When mounting the tank horizontal, the tank has a location hole that must be over a pin at the bottom of the tank bracket or you won't be able to withdraw all of the fuel in the tank. The same tank can be mounted vertical. The drop tube is flexible to pick up in both directions. This is a liquid withdraw tank.
The shut off valve is either mounted in the vapor or liquid hole on the top of the tank itself. Depending on which style tank you order. They both look the same except for the valve mounting.
This is a common misunderstanding. There were some horizontal only tanks that had a bent dip tube years ago. I imagine they have all been replaced by now by the dual use tanks with a flex tube inside.
Operationally the O2 could be upside down and it wouldn't matter since it's just gas in there. What you need to check is the DOT regs since it's on a trailer and I believe that the DOT regs specify that gas cylinders must be secured upright.
over here the rules with regards to the transport of cylinders and such go with a simple set of rules
the rules themselves may not actually impact how that specific cylinder works. But the transport of dangeous products laws usually err on the side of a minimum safe standard. Wher ei'm from that means ANY cylinder for ANY purpose is supposed to be transported OUTSIDE of the passenger compartment and upright. Whether or not it matters its simple and easy to enforce whether breaking the rule is actually "unsafe" or not the rules being followed to the letter are safer and IF a big issue happens the firemen know HOW to respond to what they are facing. and also there is supposed ot be a sign denoting the UN hazardous materials number of what is being transported
In this province there was once a train derailment and fire with a pile of train cars carrying unmarked fuel gases. the spectacular explosions and the impossibilty of firefighters to fight it and the massive evacuations that caused changed the laws here to be extra draconian.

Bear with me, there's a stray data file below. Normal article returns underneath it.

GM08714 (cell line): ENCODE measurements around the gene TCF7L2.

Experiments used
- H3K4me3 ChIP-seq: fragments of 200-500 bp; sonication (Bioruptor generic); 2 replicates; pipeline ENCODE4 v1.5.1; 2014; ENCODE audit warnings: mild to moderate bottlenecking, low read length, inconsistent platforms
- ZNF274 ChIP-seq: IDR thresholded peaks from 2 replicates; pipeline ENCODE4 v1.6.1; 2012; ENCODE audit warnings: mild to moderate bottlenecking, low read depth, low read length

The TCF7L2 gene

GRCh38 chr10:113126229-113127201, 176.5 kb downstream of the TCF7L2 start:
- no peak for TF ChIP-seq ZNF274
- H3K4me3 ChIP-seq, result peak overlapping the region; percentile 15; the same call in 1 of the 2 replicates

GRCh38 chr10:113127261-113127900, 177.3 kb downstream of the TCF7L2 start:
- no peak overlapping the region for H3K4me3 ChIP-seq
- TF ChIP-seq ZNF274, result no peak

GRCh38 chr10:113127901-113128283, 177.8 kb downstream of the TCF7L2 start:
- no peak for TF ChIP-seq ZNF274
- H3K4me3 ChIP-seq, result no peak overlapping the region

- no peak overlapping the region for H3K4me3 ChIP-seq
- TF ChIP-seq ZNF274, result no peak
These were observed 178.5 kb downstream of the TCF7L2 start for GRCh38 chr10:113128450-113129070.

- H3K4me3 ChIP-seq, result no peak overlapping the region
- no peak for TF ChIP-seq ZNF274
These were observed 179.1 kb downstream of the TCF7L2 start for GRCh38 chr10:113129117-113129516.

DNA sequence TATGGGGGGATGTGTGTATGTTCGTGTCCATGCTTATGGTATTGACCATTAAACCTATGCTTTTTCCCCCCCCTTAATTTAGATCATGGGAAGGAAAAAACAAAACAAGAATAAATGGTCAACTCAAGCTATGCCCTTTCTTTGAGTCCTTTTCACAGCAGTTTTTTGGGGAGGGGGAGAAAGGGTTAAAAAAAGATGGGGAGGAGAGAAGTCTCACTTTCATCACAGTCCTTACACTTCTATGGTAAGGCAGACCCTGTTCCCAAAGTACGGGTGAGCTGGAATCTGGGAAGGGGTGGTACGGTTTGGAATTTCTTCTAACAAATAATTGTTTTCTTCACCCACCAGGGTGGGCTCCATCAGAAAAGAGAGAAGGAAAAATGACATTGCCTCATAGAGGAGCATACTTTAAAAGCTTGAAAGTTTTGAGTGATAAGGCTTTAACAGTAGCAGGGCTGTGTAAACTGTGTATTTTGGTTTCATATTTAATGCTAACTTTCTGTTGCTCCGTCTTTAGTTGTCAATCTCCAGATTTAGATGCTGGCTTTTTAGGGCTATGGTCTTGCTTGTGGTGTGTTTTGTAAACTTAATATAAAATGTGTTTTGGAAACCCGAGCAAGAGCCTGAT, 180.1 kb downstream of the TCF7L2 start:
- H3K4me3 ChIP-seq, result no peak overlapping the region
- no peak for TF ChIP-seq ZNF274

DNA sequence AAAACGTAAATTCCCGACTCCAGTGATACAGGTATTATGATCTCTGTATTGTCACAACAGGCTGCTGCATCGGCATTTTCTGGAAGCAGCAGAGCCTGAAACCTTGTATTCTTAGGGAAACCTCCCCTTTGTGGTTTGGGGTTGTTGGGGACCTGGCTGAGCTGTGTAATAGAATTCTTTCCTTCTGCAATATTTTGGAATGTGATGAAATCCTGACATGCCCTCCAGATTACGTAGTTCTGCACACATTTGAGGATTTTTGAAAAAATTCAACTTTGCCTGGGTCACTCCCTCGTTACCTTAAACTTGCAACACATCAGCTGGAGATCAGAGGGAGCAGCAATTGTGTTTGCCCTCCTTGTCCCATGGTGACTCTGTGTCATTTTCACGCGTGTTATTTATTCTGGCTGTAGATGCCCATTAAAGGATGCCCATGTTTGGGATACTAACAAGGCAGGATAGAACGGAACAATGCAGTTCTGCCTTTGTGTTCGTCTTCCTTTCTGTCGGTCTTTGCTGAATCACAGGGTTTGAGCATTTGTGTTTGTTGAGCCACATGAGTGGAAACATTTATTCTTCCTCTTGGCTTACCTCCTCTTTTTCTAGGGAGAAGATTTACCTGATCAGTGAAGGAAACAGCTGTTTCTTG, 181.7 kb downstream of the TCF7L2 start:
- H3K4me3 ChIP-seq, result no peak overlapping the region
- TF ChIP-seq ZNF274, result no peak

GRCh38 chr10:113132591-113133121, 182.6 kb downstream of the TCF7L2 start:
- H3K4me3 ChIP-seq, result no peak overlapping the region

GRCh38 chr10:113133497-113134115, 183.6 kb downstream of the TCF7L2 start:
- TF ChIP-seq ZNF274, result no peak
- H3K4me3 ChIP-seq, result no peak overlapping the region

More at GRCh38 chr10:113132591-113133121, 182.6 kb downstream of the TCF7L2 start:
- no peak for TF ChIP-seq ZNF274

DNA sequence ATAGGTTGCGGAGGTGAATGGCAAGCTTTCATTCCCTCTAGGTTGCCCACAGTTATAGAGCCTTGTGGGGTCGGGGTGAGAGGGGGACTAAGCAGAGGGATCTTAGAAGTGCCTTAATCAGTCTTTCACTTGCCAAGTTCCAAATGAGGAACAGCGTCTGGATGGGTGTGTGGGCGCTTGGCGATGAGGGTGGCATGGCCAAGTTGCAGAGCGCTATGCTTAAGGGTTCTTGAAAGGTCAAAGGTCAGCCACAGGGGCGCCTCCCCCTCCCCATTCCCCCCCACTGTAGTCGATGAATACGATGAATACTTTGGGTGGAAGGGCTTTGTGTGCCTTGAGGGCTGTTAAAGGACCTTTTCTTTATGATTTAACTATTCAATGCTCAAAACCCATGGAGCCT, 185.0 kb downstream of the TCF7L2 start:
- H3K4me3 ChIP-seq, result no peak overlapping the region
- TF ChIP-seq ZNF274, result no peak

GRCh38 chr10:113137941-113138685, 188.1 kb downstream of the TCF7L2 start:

I dont blame them, My recommendation is to follow the recommendations of the local laws on cylinder transport not because its practical not because its pretty but for the simple reason of "BECAUSE THEY SAID SO"
This excerpt from 49 CFR seems to indicate that there are no orientation requirements for gas cylinders secured in a rack. They specify vertical or horizontal for cylinders apparently secured more generally, but don't specify orientation for cylinders secured in specific racks. The exception notes pressure relief devices on flammable gas cylinders which would apply for propane, and of course functionally acetylene cylinders need to be reasonably vertical to prevent feeding the acetone solvent into the regulator.
TITLE 49--TRANSPORTATION CHAPTER I--PIPELINE AND HAZARDOUS MATERIALS SAFETY ADMINISTRATION, DEPARTMENT OF TRANSPORTATION PART 177_CARRIAGE BY PUBLIC HIGHWAY
Subpart A_General Information and Regulations
Sec. 177.840 Class 2 (gases) materials.
(See also Sec. 177.834 (a) to (j).) (a) Floors or platforms essentially flat. Cylinders containing Class
2 (gases) materials shall not be loaded onto any part of the floor or platform of any motor vehicle which is not essentially flat; cylinders containing Class 2 (gases) materials may be loaded onto any motor vehicle not having a floor or platform only if such motor vehicle be equipped with suitable racks having adequate means for securing such cylinders in place therein. Nothing contained in this section shall be so construed as to prohibit the loading of such cylinders on any motor vehicle having a floor or platform and racks as hereinbefore described.
(1) Cylinders. Cylinders containing Class 2 gases must be securely restrained in an upright or horizontal position, loaded in racks, or packed in boxes or crates to prevent the cylinders from being shifted, overturned or ejected from the motor vehicle under normal transportation conditions. However, after December 31, 2003, a pressure relief device, when installed, must be in communication with the vapor space of a cylinder containing a Division 2.1 (flammable gas) material.
Thanks. The acetylene bottle is shorter, no matter the diameter. Where it is, and as it is, is fine. The l - o - n - g 02 bottle could be put horizontally under the work table to reduce the height, improves looks dramatically, and take away the top heaviness of it. There is a substantial bottom mount, but only a band and a 1/4" x 20 bolt holding the top to the welder. I'm sure it would fail in a collision.